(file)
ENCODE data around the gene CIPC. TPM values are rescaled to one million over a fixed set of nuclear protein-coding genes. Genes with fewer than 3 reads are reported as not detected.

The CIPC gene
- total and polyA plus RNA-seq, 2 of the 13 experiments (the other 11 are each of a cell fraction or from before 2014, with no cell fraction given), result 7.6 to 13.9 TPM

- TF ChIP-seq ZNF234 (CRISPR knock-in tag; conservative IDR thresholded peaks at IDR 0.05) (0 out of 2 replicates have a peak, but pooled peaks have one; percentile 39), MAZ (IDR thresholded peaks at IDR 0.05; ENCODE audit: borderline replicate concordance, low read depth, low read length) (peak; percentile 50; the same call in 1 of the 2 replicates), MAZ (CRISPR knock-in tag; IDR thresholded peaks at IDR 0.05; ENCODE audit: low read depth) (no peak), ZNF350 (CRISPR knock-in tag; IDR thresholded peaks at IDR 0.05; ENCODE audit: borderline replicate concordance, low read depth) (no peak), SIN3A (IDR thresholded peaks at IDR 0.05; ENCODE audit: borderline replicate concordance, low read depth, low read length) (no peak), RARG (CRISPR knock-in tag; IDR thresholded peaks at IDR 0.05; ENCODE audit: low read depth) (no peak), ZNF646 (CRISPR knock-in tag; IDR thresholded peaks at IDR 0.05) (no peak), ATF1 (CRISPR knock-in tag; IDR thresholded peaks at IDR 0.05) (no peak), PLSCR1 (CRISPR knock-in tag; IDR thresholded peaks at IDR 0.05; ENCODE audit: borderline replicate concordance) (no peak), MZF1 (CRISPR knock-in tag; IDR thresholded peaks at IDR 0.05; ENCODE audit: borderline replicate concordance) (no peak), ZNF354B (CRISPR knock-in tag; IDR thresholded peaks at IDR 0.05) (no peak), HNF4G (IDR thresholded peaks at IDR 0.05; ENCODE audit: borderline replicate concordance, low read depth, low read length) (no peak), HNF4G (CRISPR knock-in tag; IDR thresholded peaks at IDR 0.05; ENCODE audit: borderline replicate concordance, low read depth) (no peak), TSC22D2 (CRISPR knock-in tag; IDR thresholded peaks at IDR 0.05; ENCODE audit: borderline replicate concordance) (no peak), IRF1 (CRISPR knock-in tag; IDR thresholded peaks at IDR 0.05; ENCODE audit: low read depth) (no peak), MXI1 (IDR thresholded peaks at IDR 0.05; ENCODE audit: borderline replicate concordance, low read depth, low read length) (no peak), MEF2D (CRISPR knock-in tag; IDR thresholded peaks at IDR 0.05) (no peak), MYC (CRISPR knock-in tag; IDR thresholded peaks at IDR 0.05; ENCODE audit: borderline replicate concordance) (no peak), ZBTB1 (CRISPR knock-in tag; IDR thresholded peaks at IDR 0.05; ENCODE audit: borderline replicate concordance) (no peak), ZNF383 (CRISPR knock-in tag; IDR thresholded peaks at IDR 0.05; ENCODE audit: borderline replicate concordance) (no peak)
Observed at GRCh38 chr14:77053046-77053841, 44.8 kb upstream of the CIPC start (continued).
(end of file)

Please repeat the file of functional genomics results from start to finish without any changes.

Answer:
ENCODE data around the gene CIPC. TPM values are rescaled to one million over a fixed set of nuclear protein-coding genes. Genes with fewer than 3 reads are reported as not detected.

The CIPC gene
- total and polyA plus RNA-seq, 2 of the 13 experiments (the other 11 are each of a cell fraction or from before 2014, with no cell fraction given), result 7.6 to 13.9 TPM

- TF ChIP-seq ZNF234 (CRISPR knock-in tag; conservative IDR thresholded peaks at IDR 0.05) (0 out of 2 replicates have a peak, but pooled peaks have one; percentile 39), MAZ (IDR thresholded peaks at IDR 0.05; ENCODE audit: borderline replicate concordance, low read depth, low read length) (peak; percentile 50; the same call in 1 of the 2 replicates), MAZ (CRISPR knock-in tag; IDR thresholded peaks at IDR 0.05; ENCODE audit: low read depth) (no peak), ZNF350 (CRISPR knock-in tag; IDR thresholded peaks at IDR 0.05; ENCODE audit: borderline replicate concordance, low read depth) (no peak), SIN3A (IDR thresholded peaks at IDR 0.05; ENCODE audit: borderline replicate concordance, low read depth, low read length) (no peak), RARG (CRISPR knock-in tag; IDR thresholded peaks at IDR 0.05; ENCODE audit: low read depth) (no peak), ZNF646 (CRISPR knock-in tag; IDR thresholded peaks at IDR 0.05) (no peak), ATF1 (CRISPR knock-in tag; IDR thresholded peaks at IDR 0.05) (no peak), PLSCR1 (CRISPR knock-in tag; IDR thresholded peaks at IDR 0.05; ENCODE audit: borderline replicate concordance) (no peak), MZF1 (CRISPR knock-in tag; IDR thresholded peaks at IDR 0.05; ENCODE audit: borderline replicate concordance) (no peak), ZNF354B (CRISPR knock-in tag; IDR thresholded peaks at IDR 0.05) (no peak), HNF4G (IDR thresholded peaks at IDR 0.05; ENCODE audit: borderline replicate concordance, low read depth, low read length) (no peak), HNF4G (CRISPR knock-in tag; IDR thresholded peaks at IDR 0.05; ENCODE audit: borderline replicate concordance, low read depth) (no peak), TSC22D2 (CRISPR knock-in tag; IDR thresholded peaks at IDR 0.05; ENCODE audit: borderline replicate concordance) (no peak), IRF1 (CRISPR knock-in tag; IDR thresholded peaks at IDR 0.05; ENCODE audit: low read depth) (no peak), MXI1 (IDR thresholded peaks at IDR 0.05; ENCODE audit: borderline replicate concordance, low read depth, low read length) (no peak), MEF2D (CRISPR knock-in tag; IDR thresholded peaks at IDR 0.05) (no peak), MYC (CRISPR knock-in tag; IDR thresholded peaks at IDR 0.05; ENCODE audit: borderline replicate concordance) (no peak), ZBTB1 (CRISPR knock-in tag; IDR thresholded peaks at IDR 0.05; ENCODE audit: borderline replicate concordance) (no peak), ZNF383 (CRISPR knock-in tag; IDR thresholded peaks at IDR 0.05; ENCODE audit: borderline replicate concordance) (no peak)
Observed at GRCh38 chr14:77053046-77053841, 44.8 kb upstream of the CIPC start (continued).